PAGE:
New Scientist. Gravina GL, Brandetti F, Martini P, Carosa E, Di Stasi SM, Morano S, Lenzi A, Jannini EA. "Measurement of the thickness of the urethrovaginal space in women with or without vaginal orgasm". J Sex Med. 5: 610–18. Doi:10.1111/j.1743-6109.2007.00739.x. PMID 18221286
BBC News is an operational business division of the British Broadcasting Corporation responsible for the gathering and broadcasting of news and current affairs. The department is the world's largest broadcast news organisation and generates about 120 hours of radio and television output each day, as well as online news coverage; the service maintains 50 foreign news bureaus with more than 250 correspondents around the world. Fran Unsworth has been Director of News and Current Affairs since January 2018; the department's annual budget is in excess of £350 million. BBC News' domestic and online news divisions are housed within the largest live newsroom in Europe, in Broadcasting House in central London. Parliamentary coverage is broadcast from studios in Millbank in London. Through the BBC English Regions, the BBC has regional centres across England, as well as national news centres in Northern Ireland and Wales. All nations and English regions produce their own local news programmes and other current affairs and sport programmes.
The BBC is a quasi-autonomous corporation authorised by Royal Charter, making it operationally independent of the government, who have no power to appoint or dismiss its director-general, required to report impartially. As with all major media outlets it has been accused of political bias from across the political spectrum, both within the UK and abroad; the British Broadcasting Company broadcast its first radio bulletin from radio station.2LO In 14 November 1922. Wishing to avoid competition, newspaper publishers persuaded the government to ban the BBC from broadcasting news before 7:00 pm, to force it to use wire service copy instead of reporting on its own. On Easter weekend in 1930, this reliance on newspaper wire services left the radio news service with no information to report after saying There is no news today. Piano music was played instead; the BBC gained the right to edit the copy and, in 1934, created its own news operation. However, it could not broadcast news before 6 PM until World War II.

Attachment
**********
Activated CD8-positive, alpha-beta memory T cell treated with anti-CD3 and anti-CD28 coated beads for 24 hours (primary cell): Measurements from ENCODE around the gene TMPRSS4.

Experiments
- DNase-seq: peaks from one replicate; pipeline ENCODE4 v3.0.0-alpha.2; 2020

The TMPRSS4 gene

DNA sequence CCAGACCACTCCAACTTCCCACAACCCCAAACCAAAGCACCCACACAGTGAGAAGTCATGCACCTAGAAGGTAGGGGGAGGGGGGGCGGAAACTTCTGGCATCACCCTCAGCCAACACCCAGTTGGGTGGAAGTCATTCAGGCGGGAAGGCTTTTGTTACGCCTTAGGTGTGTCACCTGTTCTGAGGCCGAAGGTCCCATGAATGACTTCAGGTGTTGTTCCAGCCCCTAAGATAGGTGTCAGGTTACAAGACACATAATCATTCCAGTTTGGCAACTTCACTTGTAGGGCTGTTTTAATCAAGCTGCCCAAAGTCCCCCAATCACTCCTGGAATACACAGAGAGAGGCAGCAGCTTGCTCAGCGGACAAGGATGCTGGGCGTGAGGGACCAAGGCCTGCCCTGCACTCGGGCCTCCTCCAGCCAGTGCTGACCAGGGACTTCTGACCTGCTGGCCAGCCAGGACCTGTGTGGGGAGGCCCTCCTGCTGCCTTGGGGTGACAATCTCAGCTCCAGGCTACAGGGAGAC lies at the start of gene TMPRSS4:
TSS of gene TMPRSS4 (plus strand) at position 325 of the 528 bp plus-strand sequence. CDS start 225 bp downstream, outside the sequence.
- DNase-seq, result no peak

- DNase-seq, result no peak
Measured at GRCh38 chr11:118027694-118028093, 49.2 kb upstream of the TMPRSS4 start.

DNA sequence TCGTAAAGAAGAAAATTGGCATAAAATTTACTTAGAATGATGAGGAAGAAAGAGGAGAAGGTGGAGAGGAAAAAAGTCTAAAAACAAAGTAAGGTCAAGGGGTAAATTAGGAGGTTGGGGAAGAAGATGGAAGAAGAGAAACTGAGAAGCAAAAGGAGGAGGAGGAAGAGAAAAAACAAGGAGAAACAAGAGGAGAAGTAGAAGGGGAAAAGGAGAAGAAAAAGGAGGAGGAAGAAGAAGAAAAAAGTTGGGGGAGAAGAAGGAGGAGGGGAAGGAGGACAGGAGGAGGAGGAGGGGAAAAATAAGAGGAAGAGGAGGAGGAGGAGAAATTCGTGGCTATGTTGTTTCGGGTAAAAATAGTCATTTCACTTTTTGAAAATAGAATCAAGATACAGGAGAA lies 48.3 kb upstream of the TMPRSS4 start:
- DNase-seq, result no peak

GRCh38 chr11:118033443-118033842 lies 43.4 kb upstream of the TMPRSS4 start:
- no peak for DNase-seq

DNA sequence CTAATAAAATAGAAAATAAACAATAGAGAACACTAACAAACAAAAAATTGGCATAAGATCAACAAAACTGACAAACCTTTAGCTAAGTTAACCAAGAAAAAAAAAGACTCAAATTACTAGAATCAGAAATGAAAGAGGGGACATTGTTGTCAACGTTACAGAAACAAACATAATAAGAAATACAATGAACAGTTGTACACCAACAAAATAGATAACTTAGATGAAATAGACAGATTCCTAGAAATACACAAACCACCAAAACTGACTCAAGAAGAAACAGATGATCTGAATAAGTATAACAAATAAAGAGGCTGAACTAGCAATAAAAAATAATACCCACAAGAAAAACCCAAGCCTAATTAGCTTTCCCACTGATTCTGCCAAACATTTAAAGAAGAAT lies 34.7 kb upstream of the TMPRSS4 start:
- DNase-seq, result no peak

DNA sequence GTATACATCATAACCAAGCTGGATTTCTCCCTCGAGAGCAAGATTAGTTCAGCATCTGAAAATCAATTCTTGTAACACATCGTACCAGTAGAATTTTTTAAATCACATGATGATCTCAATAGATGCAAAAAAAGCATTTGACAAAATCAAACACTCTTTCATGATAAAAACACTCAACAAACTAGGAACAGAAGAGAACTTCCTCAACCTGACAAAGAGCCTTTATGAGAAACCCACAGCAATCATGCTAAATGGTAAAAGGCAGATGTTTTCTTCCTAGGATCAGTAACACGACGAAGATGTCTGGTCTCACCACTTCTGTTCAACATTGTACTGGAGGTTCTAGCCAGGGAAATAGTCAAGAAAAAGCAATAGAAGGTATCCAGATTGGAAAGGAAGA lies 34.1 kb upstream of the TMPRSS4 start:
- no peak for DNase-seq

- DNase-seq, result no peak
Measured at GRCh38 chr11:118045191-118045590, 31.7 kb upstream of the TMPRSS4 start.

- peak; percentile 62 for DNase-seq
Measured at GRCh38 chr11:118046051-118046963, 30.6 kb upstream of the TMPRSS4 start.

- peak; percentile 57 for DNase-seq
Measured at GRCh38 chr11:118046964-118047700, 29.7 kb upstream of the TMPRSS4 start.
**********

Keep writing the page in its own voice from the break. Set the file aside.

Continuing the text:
Gaumont British and Movietone cinema newsreels had been broadcast on the TV service since 1936, with the BBC producing its own equivalent Television Newsreel programme from January 1948. A weekly Children's Newsreel was inaugurated on 23 April 1950, to around 350,000 receivers; the network began simulcasting its radio news on television in 1946, with a still picture of Big Ben. Televised bulletins began on 5 July 1954, broadcast from leased studios within Alexandra Palace in London; the public's interest in television and live events was stimulated by Elizabeth II's coronation in 1953. It is estimated that up to 27 million people viewed the programme in the UK, overtaking radio's audience of 12 million for the first time; those live pictures were fed from 21 cameras in central London to Alexandra Palace for transmission, on to other UK transmitters opened in time for the event. That year, there were around two million TV Licences held in the UK, rising to over three million the following year, four and a half million by 1955.